If this were applied verbatim, then it would seem that any wedge that has had its grind modified, or any club that has had lead or tungsten tape applied, or any hollow club that has a foam or other product injected would be non-conforming.

Taken to the absurd level, it also states that *any* modification to an original state makes it non-conforming, in which case virtually every club in play would be so.

 

Where does it  state "*any* modification to an original state makes it non-conforming" ?

 

Your first bullet point actually covers your questioning of ANY altered club.

 

Implicit within "must conform..... when deliberately changed" is a club is ALLOWED to have the grind changed or tape applied so long as the club is STILL conforming after the change.

Edited by nsxguy
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20 minutes ago, jholz said:

 

I wouldn't be so quick to let Sabbs off the hook here. 

 

Reminds me of an episode of "Mission: Impossible" from back in the day where the Svardian government was supporting international terrorists with purses from the European Tour. They used a top secret tracking device to influence ball flight and the Svardian champion Yovak Yenokovich had the grand slam and $2.8mil. in winnings in 1967, so the the PGA hired Jim Phelps and the team to expose the scam. Billy Caspar and Doug Sanders made cameos and "Rollin Hand" sank the winning putt at the '67 Pebble Beach pro am to expose the Svardian plan. 

 

Classic episode if you haven't seen it.

 

In any event, I wouldn't be surprised if Sabbatini and some financial backers were up to something similar here. 😁

 

Loved the old MI show.  Had a huge crush on Lynda Day George.

 

Lynda Day George | Match Game Wiki | Fandom

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5 minutes ago, nsxguy said:

 

Where does it  state "*any* modification to an original state makes it non-conforming" ?

 

Your first bullet point actually covers your questioning of ANY altered club.

 

Implicit within "must conform..... when deliberately changed" is a club is ALLOWED to have the grind changed or tape applied so long as the club is STILL conforming after the change.

Yup.  A club has to conform when new and also conform after it has been altered.  The rule doesn't say a club cannot be altered.  The interpretation about adding anything to the face of a club is pretty black and white - you can't add anything to the face period.

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37 minutes ago, nsxguy said:

 

Where does it  state "*any* modification to an original state makes it non-conforming" ?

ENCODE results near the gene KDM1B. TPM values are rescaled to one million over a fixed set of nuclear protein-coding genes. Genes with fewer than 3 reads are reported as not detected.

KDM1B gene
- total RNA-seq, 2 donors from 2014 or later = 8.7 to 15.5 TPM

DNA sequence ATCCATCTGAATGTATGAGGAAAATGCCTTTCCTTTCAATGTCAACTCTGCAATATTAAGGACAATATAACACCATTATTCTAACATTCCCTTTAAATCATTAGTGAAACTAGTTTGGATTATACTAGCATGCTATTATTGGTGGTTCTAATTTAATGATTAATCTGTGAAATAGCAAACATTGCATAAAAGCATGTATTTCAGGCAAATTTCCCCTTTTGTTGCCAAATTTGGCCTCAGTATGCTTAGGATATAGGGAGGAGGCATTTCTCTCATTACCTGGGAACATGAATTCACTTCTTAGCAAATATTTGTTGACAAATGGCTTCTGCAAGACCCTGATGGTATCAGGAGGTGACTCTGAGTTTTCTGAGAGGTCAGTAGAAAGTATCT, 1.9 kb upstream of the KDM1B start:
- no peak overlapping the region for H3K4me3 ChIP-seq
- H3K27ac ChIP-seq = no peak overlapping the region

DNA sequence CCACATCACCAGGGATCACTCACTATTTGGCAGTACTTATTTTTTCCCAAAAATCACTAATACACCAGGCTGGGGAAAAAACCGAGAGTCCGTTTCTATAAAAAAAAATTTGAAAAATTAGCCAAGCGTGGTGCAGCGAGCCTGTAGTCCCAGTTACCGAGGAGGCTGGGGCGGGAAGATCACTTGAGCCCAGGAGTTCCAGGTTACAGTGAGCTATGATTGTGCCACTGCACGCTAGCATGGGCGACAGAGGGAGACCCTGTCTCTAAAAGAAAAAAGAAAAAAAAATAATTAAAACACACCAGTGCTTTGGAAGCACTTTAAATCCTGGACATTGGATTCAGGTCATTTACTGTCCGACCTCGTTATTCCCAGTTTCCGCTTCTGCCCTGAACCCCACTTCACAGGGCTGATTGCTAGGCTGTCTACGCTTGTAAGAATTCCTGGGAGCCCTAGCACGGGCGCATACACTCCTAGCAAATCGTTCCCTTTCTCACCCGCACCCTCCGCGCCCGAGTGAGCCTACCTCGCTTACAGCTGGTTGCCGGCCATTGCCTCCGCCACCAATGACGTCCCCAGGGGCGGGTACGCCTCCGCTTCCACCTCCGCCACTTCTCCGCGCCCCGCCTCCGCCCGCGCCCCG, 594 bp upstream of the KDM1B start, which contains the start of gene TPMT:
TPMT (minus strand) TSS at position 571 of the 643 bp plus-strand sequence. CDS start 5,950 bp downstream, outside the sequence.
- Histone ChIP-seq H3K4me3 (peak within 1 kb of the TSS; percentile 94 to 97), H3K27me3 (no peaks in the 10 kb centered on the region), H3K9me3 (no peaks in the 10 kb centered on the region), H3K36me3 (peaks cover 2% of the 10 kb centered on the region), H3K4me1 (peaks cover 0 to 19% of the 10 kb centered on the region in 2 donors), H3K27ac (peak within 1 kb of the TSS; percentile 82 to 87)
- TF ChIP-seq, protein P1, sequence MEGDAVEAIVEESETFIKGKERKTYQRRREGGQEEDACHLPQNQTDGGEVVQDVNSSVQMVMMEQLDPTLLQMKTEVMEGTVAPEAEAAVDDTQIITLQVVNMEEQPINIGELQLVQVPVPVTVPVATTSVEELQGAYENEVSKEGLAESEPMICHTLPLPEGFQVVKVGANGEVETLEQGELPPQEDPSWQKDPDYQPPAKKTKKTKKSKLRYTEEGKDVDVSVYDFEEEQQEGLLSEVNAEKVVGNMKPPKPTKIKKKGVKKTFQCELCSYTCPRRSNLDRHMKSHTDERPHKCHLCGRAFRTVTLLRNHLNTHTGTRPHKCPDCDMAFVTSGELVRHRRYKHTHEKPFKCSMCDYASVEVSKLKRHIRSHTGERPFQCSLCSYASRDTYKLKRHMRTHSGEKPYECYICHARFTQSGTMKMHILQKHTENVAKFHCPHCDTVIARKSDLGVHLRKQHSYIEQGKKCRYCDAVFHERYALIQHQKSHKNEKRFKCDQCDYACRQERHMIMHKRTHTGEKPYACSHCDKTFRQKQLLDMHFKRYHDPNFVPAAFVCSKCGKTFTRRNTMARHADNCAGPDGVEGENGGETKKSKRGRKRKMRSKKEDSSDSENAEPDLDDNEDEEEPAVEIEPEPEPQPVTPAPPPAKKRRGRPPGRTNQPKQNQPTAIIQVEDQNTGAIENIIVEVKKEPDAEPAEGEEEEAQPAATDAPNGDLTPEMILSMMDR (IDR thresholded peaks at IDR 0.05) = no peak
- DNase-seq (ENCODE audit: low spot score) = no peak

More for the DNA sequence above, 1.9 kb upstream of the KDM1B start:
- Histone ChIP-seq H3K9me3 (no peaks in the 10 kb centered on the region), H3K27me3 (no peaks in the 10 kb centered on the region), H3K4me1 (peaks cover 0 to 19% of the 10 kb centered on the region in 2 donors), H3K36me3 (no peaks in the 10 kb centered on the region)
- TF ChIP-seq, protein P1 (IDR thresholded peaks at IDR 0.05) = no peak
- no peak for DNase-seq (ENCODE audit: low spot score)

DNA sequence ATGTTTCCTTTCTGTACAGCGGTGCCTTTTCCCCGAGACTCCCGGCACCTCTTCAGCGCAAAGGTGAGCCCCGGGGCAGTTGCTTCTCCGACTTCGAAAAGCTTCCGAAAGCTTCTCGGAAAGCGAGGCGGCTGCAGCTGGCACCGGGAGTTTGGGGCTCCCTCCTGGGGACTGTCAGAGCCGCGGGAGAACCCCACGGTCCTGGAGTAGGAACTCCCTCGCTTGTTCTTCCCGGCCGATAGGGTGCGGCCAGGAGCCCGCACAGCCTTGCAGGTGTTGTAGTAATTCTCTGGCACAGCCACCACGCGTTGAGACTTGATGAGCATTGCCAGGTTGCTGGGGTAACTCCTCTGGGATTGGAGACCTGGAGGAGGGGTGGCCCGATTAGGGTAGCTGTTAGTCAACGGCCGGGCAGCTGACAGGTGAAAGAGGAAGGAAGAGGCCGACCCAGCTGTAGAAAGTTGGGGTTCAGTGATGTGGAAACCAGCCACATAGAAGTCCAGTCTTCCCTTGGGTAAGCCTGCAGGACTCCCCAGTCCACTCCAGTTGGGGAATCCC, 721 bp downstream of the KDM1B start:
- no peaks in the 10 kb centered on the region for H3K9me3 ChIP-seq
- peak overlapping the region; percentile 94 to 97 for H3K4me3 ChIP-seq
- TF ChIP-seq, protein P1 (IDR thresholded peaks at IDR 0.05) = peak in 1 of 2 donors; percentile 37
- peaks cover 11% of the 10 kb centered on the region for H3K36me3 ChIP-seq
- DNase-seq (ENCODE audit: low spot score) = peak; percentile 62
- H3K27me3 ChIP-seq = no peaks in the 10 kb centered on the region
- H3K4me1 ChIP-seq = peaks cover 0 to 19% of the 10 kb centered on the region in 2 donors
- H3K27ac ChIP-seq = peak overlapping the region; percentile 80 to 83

Your first bullet point actually covers your questioning of ANY altered club.

 

Implicit within "must conform..... when deliberately changed" is a club is ALLOWED to have the grind changed or tape applied so long as the club is STILL conforming after the change.


I’m copying the rule here. This is an image of the rule book.

 

6BBD9BC8-D63B-406C-8A8E-A3069F53A55B.png.3b863801ceca7b0fa81b0e94233c708d.png

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30 minutes ago, PhlashPhace said:

Yup.  A club has to conform when new and also conform after it has been altered.  The rule doesn't say a club cannot be altered.  The interpretation about adding anything to the face of a club is pretty black and white - you can't add anything to the face period.


Where is that stated please? 

And if that’s the case, then something like paint fill would also be illegal, correct?

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1 minute ago, Jeff58 said:


I’m copying the rule here. This is an image of the rule book.

 

6BBD9BC8-D63B-406C-8A8E-A3069F53A55B.png.3b863801ceca7b0fa81b0e94233c708d.png

 

I read it.

 

I understand what you posted and responded to it.

 

What I don't understand is your point. :einstein:

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11 minutes ago, Jeff58 said:


Where is that stated please? 

And if that’s the case, then something like paint fill would also be illegal, correct?

Paint fill would be considered a permanent coating and is allowed under the rules.  A sticker or tape is not allowed.  Really the only exception of something that isn't permanent is leftover cleaning residue or back in the day baby oil on Camerons that doesn't influence performance characteristics.  It's in the Equipment Rules book under section 2.